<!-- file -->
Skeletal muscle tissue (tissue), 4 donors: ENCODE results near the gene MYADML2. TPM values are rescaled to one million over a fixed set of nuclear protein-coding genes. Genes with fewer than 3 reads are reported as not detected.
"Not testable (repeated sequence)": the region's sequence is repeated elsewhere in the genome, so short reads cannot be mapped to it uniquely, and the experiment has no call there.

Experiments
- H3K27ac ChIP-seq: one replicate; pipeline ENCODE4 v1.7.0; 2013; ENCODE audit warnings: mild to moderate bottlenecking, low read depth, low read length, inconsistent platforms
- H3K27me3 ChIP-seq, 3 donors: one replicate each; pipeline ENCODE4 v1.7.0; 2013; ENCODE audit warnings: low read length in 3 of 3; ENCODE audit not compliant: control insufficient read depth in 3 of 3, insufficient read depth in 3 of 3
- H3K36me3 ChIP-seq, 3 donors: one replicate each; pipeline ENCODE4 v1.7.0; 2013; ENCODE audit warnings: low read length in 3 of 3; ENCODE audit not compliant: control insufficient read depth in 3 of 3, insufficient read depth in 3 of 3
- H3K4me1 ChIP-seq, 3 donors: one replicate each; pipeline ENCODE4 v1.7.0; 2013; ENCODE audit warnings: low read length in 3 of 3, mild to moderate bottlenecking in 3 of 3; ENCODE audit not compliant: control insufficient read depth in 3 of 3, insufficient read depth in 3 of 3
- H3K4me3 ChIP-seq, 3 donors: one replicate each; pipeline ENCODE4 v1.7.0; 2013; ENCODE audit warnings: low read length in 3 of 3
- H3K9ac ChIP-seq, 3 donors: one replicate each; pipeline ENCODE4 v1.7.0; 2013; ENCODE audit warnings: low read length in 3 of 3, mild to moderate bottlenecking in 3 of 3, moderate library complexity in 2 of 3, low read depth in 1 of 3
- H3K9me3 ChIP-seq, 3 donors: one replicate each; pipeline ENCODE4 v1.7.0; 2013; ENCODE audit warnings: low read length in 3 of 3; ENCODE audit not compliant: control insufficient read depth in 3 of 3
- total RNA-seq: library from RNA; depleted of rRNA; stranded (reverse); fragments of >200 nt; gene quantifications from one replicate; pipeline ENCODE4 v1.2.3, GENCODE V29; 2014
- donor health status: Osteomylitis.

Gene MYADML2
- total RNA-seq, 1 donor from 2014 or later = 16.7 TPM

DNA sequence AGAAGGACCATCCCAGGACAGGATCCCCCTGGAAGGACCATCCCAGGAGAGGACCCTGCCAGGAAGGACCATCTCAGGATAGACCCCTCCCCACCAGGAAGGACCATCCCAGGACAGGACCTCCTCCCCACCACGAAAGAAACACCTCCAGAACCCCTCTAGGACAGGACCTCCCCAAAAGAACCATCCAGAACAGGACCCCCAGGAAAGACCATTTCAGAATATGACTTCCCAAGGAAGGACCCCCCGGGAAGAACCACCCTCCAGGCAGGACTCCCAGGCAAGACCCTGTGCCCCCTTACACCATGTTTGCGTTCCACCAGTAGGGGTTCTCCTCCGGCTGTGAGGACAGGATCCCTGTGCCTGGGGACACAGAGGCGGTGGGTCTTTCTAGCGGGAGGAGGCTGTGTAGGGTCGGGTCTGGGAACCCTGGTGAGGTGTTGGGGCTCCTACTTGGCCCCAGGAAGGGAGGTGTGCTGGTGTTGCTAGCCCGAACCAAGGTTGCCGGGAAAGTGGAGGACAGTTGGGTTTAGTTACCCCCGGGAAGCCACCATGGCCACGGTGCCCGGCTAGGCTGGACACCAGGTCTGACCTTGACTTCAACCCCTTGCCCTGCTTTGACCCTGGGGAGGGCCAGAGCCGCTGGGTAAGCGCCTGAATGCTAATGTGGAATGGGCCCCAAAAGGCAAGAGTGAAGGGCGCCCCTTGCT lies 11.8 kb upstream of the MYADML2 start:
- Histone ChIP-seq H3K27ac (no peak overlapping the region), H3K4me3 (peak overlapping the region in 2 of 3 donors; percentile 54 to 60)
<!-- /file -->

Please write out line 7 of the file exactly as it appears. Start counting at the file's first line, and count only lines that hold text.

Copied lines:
- H3K4me1 ChIP-seq, 3 donors: one replicate each; pipeline ENCODE4 v1.7.0; 2013; ENCODE audit warnings: low read length in 3 of 3, mild to moderate bottlenecking in 3 of 3; ENCODE audit not compliant: control insufficient read depth in 3 of 3, insufficient read depth in 3 of 3